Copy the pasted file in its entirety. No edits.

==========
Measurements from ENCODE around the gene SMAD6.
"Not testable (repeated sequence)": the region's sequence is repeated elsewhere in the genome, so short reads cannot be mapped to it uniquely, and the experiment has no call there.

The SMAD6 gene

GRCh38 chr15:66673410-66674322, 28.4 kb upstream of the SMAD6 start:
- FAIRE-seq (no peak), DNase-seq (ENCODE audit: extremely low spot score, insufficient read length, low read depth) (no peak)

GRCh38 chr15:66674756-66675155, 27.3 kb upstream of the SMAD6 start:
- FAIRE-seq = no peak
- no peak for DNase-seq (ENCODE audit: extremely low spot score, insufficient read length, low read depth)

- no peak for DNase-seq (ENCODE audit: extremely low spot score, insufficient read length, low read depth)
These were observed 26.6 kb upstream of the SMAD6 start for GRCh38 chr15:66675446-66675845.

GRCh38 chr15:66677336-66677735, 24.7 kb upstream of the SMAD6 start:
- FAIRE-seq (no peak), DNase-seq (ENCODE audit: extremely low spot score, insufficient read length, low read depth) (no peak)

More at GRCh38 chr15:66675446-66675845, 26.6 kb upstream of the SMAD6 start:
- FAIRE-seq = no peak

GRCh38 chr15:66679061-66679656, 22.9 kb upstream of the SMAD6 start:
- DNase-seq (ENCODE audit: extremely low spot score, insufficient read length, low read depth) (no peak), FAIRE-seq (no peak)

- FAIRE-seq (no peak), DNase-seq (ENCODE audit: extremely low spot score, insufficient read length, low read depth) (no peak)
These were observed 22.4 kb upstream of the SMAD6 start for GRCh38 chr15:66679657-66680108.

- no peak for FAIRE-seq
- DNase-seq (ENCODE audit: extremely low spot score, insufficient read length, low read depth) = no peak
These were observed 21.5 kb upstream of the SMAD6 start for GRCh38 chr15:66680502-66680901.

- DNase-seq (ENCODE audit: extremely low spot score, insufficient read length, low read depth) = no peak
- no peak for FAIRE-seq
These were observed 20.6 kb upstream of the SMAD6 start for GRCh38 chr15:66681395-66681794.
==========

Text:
Measurements from ENCODE around the gene SMAD6.
"Not testable (repeated sequence)": the region's sequence is repeated elsewhere in the genome, so short reads cannot be mapped to it uniquely, and the experiment has no call there.

The SMAD6 gene

GRCh38 chr15:66673410-66674322, 28.4 kb upstream of the SMAD6 start:
- FAIRE-seq (no peak), DNase-seq (ENCODE audit: extremely low spot score, insufficient read length, low read depth) (no peak)

GRCh38 chr15:66674756-66675155, 27.3 kb upstream of the SMAD6 start:
- FAIRE-seq = no peak
- no peak for DNase-seq (ENCODE audit: extremely low spot score, insufficient read length, low read depth)

- no peak for DNase-seq (ENCODE audit: extremely low spot score, insufficient read length, low read depth)
These were observed 26.6 kb upstream of the SMAD6 start for GRCh38 chr15:66675446-66675845.

GRCh38 chr15:66677336-66677735, 24.7 kb upstream of the SMAD6 start:
- FAIRE-seq (no peak), DNase-seq (ENCODE audit: extremely low spot score, insufficient read length, low read depth) (no peak)

More at GRCh38 chr15:66675446-66675845, 26.6 kb upstream of the SMAD6 start:
- FAIRE-seq = no peak

GRCh38 chr15:66679061-66679656, 22.9 kb upstream of the SMAD6 start:
- DNase-seq (ENCODE audit: extremely low spot score, insufficient read length, low read depth) (no peak), FAIRE-seq (no peak)

- FAIRE-seq (no peak), DNase-seq (ENCODE audit: extremely low spot score, insufficient read length, low read depth) (no peak)
These were observed 22.4 kb upstream of the SMAD6 start for GRCh38 chr15:66679657-66680108.

- no peak for FAIRE-seq
- DNase-seq (ENCODE audit: extremely low spot score, insufficient read length, low read depth) = no peak
These were observed 21.5 kb upstream of the SMAD6 start for GRCh38 chr15:66680502-66680901.

- DNase-seq (ENCODE audit: extremely low spot score, insufficient read length, low read depth) = no peak
- no peak for FAIRE-seq
These were observed 20.6 kb upstream of the SMAD6 start for GRCh38 chr15:66681395-66681794.